Garden Word of the Day
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While scientists debate the Latin name of this little fungus (depending on which plant it attacks and who you talk to), Eutypa dieback is no joke. Also known as dead arm disease, Cytosporina, and gummosis, you often won’t see symptoms in time to save the tree.
Symptoms of Eutypa dieback
In apricot trees, the leaves on an infected branch will wither and die but remain attached to the tree (flagging). Oozing cankers occur along lower limbs, and the bark turns darker. Two years after Eutypa dieback infection takes hold, grape vines display leaf cupping and distortion, chlorosis, and stunted new growth. A cross-section of the wood shows V-shaped cankers.
This insidious microorganism moves toward the trunk, killing the entire tree or vine. Also, the fungus responsible for Eutypa dieback seems to be broadening its dietary preferences to include almond, apple, blueberry, citrus, fig, kiwifruit, nectarine, olive, peach, pear, plum, and walnut, as well as Ceanothus spp., chokeberry, crab apple, oak, oleander, poplar, native California buckeye, big-leaf maple, and willow. Remove infected trees and vines immediately to avoid spreading to healthy plants.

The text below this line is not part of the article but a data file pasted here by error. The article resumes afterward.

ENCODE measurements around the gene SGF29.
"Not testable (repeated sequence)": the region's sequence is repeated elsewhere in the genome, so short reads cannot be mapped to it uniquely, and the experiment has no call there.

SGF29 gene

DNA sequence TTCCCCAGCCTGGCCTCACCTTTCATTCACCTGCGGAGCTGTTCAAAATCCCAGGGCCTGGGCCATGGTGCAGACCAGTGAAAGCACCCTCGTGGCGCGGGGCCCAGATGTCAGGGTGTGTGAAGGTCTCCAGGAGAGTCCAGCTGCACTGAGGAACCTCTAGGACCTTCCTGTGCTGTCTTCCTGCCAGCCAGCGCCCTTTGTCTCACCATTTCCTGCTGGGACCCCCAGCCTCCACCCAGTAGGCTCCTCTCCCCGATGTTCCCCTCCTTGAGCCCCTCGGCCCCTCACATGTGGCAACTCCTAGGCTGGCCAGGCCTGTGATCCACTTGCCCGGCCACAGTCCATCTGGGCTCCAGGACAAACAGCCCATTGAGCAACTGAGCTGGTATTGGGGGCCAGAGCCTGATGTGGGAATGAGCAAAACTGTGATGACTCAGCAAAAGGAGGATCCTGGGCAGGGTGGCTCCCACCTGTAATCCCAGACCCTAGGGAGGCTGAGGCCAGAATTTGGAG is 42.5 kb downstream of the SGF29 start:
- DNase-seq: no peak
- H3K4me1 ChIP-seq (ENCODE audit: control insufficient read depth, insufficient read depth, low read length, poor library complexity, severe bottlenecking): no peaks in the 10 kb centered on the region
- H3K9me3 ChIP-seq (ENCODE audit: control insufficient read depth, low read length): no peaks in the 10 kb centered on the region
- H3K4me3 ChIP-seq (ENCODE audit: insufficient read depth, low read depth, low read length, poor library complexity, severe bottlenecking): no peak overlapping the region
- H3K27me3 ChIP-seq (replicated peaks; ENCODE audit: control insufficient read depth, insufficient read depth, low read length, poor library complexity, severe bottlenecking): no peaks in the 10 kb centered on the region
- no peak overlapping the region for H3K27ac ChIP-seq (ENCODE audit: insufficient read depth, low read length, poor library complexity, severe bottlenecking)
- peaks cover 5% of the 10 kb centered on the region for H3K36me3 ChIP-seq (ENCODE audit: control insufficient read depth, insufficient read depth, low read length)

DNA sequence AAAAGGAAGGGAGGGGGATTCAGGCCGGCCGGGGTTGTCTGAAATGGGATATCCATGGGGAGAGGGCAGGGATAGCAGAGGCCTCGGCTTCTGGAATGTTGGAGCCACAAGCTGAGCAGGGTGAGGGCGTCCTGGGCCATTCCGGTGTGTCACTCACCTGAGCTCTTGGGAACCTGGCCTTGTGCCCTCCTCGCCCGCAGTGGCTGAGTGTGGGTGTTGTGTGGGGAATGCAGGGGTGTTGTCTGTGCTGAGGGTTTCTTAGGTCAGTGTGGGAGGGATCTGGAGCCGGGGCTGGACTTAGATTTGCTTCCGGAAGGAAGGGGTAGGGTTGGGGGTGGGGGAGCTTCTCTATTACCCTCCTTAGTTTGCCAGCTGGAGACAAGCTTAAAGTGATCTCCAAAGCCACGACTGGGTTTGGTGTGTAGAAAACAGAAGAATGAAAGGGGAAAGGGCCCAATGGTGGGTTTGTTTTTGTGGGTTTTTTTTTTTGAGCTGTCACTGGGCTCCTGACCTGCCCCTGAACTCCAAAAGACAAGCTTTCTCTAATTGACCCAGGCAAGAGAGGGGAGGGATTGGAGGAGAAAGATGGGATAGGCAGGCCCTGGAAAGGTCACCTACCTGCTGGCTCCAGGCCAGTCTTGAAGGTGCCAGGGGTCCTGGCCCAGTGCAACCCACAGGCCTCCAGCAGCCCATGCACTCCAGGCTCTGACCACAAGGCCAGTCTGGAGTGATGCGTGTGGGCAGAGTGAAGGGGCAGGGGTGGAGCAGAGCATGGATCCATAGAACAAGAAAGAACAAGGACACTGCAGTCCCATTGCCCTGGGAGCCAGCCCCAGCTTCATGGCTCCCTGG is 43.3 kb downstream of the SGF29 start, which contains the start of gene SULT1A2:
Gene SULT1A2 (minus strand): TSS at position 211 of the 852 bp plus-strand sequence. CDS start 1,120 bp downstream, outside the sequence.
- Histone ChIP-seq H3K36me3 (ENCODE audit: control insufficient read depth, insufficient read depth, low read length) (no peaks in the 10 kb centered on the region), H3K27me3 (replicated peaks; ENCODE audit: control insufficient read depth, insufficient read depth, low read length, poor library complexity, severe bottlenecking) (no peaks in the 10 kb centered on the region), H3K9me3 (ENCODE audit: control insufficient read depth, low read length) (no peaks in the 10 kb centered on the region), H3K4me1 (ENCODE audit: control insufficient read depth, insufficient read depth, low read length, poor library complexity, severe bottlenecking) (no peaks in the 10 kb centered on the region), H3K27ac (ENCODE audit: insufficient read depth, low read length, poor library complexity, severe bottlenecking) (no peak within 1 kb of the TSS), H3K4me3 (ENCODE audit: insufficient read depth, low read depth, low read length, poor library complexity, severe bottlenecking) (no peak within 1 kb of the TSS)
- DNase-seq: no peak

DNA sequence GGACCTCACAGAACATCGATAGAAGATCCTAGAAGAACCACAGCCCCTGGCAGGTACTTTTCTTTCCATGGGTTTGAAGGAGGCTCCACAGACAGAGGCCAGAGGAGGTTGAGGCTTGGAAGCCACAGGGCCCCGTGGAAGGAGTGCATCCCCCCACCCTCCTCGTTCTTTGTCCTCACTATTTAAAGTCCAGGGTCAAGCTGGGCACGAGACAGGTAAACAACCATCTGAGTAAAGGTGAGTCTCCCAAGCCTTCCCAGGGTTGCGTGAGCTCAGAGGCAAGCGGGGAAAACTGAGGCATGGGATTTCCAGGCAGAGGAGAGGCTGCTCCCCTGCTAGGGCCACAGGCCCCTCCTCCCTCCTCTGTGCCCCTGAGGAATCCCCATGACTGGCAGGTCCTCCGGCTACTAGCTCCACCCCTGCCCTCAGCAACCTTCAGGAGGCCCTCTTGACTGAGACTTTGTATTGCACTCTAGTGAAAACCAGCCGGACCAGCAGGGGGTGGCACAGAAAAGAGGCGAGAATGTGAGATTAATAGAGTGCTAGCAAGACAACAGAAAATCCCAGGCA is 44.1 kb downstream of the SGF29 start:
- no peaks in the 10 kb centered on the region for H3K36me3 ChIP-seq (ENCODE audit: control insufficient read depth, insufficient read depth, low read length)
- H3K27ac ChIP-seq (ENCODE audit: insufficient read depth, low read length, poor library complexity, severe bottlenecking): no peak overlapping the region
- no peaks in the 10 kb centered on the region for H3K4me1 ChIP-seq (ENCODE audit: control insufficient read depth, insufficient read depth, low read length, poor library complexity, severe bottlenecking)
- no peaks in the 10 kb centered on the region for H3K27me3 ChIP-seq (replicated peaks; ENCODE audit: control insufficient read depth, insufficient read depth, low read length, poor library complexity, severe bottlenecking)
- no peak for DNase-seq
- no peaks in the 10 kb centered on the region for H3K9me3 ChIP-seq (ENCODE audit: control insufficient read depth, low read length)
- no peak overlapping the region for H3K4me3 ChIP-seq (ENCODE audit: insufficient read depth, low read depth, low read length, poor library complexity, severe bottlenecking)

Preventing Eutypa dieback
Like most fungi, moisture is necessary for their development. While most pruning occurs in winter, plants susceptible to Eutypa dieback are best pruned in summer. All pruning cuts are wounds. While trees and vines can develop a protective callus, these cuts need time to dry and heal. Never apply sealants to these wounds. Sealants hold moisture in, creating the perfect habitat for disease. If it rains 2-6 weeks after pruning, the Eutypa dieback fungus can take hold and kill your tree. Improperly aimed sprinklers can cause similar risks.
Eutypa dieback controls
If you discover an infected branch, you may be able to save the plant by removing infected limbs at least 12” below any internal symptoms. Examine the exposed cross-section for signs of infection. Dip your pruning tools in a household cleaner between each cut. Keep cutting down the branch until you reach healthy wood. Unfortunately, this method is only marginally successful.
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